The Ultimate Guide to Marin’s Most Famous Trail: The Dipsea

Dipsea Trail

Dipsea is arguably the county’s most well-known verbal mash-up. When spoken, these two monosyllabic words (dip and sea) squish together and roll so easily off the tongue. But navigating the seven-plus miles of this trail, which weaves its way from downtown Mill Valley to the town of Stinson Beach, is not so easy. The trail starts with a thigh-burning push up 670-ish stairs, divided by three flights passing through tree house–like homes intermixed with a few gargoyles set up to protect those who pass. It also skirts and/or crosses Panoramic Highway a few times, passes through a world-famous redwood grove and crisscrosses Deer Park fire road as well as a few streams. Throughout the years, runners of the famed Dipsea Race have given portions of the trail names like Dynamite, as in exploding muscles; Cardiac, let’s hope it doesn’t happen here; and Insult, meaning come on, I thought we were done with the uphills. It takes most runners between an hour or two to complete, and hikes can stretch the journey to three hours.

The history of the trail and how it was named is also a sometimes winding path. According to the Dipsea Race Foundation, a group that governs the race and gives out scholarships to young runners, it all started in 1904 with members of the San Francisco Olympic Club. The adventurous group of men were on a mission to visit the new Dipsea Inn, which had opened on the sands of what is now known as Seadrift. The Dipsea name, by the way, was meant to encourage guests to take a dip in the sea. After a ferry ride, a landing in Sausalito, and a train ride to downtown Mill Valley, this group — also a competitive bunch — put a wager on who could make it over the hill and to the lobby of the hotel first. They had so much fun that the next year they invited others to join and made it an official race, now the oldest footrace in the country west of the Mississippi. A couple of big changes were made and by 1971 women were officially allowed to compete, and the path end point was changed to the parking lot of the state beach, skipping the last mile on the sand. In 1983, the race date was fixed as the second Sunday in June, and thus began a countywide Father’s Day tradition. There is no prize money, but the top 35 finishers win the coveted black T-shirt, granting not only entrance to the next year’s race but also hero status among members of the community. This year, the race is enjoying its 110th anniversary, but due to the pandemic, it has been delayed from its normal June date to November 7th, 2021.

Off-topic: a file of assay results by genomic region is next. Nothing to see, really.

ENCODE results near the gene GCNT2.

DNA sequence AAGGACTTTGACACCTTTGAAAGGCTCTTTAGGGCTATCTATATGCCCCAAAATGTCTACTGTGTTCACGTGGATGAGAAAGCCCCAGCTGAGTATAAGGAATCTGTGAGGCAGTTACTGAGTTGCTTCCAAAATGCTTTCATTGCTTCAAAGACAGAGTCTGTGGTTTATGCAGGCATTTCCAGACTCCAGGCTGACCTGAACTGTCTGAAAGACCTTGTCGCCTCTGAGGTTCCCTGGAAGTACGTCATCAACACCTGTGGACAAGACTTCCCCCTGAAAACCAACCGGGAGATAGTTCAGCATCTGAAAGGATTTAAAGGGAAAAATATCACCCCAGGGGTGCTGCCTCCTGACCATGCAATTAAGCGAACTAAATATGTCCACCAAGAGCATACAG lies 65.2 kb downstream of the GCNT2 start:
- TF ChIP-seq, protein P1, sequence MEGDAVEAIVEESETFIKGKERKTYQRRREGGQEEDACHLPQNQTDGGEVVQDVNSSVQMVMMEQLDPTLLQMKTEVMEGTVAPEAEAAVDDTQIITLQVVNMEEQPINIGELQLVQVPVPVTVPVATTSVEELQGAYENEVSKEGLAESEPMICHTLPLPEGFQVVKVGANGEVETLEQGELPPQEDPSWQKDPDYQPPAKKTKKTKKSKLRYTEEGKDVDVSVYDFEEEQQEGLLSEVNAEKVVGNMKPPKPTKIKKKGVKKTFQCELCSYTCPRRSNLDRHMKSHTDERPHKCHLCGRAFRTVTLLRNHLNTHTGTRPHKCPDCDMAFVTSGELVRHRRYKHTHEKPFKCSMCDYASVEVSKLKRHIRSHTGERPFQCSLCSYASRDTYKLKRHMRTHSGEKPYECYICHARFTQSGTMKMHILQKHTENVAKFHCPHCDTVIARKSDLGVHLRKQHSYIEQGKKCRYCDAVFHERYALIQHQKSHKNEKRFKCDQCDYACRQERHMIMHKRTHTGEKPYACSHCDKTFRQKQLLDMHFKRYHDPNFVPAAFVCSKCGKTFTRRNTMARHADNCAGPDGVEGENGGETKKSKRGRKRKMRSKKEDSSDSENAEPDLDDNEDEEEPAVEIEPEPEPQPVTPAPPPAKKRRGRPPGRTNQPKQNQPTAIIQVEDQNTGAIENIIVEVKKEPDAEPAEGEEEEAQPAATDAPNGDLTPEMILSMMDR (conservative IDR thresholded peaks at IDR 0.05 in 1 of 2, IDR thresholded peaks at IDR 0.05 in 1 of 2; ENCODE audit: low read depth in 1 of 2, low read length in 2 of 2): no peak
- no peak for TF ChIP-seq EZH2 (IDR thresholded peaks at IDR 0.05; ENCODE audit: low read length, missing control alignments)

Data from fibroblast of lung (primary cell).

Whether you’re keen to run the race or just want to try out this incredible trail, here’s our guide to tackling the trail.

What to Know

Length: ~7 miles

Amenities: Restrooms, picnic tables, water fountains

Parking: Street parking near Old Mill Park

Known for: The oldest footrace this side of the Mississippi

Dogs: No

Watch for: Bring a trail guide; many trails crisscross the Dipsea Trail and it’s easy to get lost.

Directions: Take Highway 101, head toward downtown Mill Valley, turn onto Throckmorton Avenue and find a place to park once you pass Cascade Drive.

The Hike, From Mill Valley to the Beach

1. The middle section of the Dipsea stairs climb out of Mill Valley off of Marion Avenue through the wooded hillside on the way to Windy Gap. Here hikers will see one of the many eclectic and handmade signs that mark the Dipsea as it winds its way up the hillside.

Dipsea trail

2. The trail undulates a bit as you descend into Muir Woods; here hikers cross a small ravine with the help of a wood walkway.


3. Below Windy Gap the trail crosses Muir Woods Road and a small creek. If you hike the trail in winter/spring you’ll be greeted by a variety of small waterfalls and streams.

Dipsea stairs

4. Continuing through Muir Woods, the trail crosses Redwood Creek. During the summer you can cross here on a seasonal bridge, but during winter/spring you’ll have to detour to Deer Park Fire Road to avoid disturbing endangered coho salmon.

Dipsea trail